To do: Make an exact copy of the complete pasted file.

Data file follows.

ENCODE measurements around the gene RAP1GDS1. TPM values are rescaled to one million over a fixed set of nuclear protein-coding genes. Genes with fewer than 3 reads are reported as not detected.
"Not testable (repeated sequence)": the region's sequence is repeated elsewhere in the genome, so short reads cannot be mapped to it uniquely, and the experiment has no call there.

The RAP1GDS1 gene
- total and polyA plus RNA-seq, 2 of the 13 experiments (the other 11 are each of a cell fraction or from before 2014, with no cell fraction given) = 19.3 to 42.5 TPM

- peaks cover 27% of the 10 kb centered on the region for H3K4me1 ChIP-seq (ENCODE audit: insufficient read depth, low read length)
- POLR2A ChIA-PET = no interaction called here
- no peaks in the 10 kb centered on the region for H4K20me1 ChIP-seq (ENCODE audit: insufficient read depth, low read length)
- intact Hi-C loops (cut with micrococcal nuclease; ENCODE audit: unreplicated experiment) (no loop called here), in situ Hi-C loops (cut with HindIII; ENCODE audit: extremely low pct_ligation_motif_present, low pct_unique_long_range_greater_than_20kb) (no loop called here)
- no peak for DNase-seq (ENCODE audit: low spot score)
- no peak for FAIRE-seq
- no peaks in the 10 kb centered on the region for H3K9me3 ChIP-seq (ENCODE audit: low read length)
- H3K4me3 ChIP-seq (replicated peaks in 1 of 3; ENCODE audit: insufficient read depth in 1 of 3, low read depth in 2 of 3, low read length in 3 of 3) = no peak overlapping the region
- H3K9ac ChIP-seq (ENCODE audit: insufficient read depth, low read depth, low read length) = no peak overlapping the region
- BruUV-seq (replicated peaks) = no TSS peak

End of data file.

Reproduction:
ENCODE measurements around the gene RAP1GDS1. TPM values are rescaled to one million over a fixed set of nuclear protein-coding genes. Genes with fewer than 3 reads are reported as not detected.
"Not testable (repeated sequence)": the region's sequence is repeated elsewhere in the genome, so short reads cannot be mapped to it uniquely, and the experiment has no call there.

The RAP1GDS1 gene
- total and polyA plus RNA-seq, 2 of the 13 experiments (the other 11 are each of a cell fraction or from before 2014, with no cell fraction given) = 19.3 to 42.5 TPM

- peaks cover 27% of the 10 kb centered on the region for H3K4me1 ChIP-seq (ENCODE audit: insufficient read depth, low read length)
- POLR2A ChIA-PET = no interaction called here
- no peaks in the 10 kb centered on the region for H4K20me1 ChIP-seq (ENCODE audit: insufficient read depth, low read length)
- intact Hi-C loops (cut with micrococcal nuclease; ENCODE audit: unreplicated experiment) (no loop called here), in situ Hi-C loops (cut with HindIII; ENCODE audit: extremely low pct_ligation_motif_present, low pct_unique_long_range_greater_than_20kb) (no loop called here)
- no peak for DNase-seq (ENCODE audit: low spot score)
- no peak for FAIRE-seq
- no peaks in the 10 kb centered on the region for H3K9me3 ChIP-seq (ENCODE audit: low read length)
- H3K4me3 ChIP-seq (replicated peaks in 1 of 3; ENCODE audit: insufficient read depth in 1 of 3, low read depth in 2 of 3, low read length in 3 of 3) = no peak overlapping the region
- H3K9ac ChIP-seq (ENCODE audit: insufficient read depth, low read depth, low read length) = no peak overlapping the region
- BruUV-seq (replicated peaks) = no TSS peak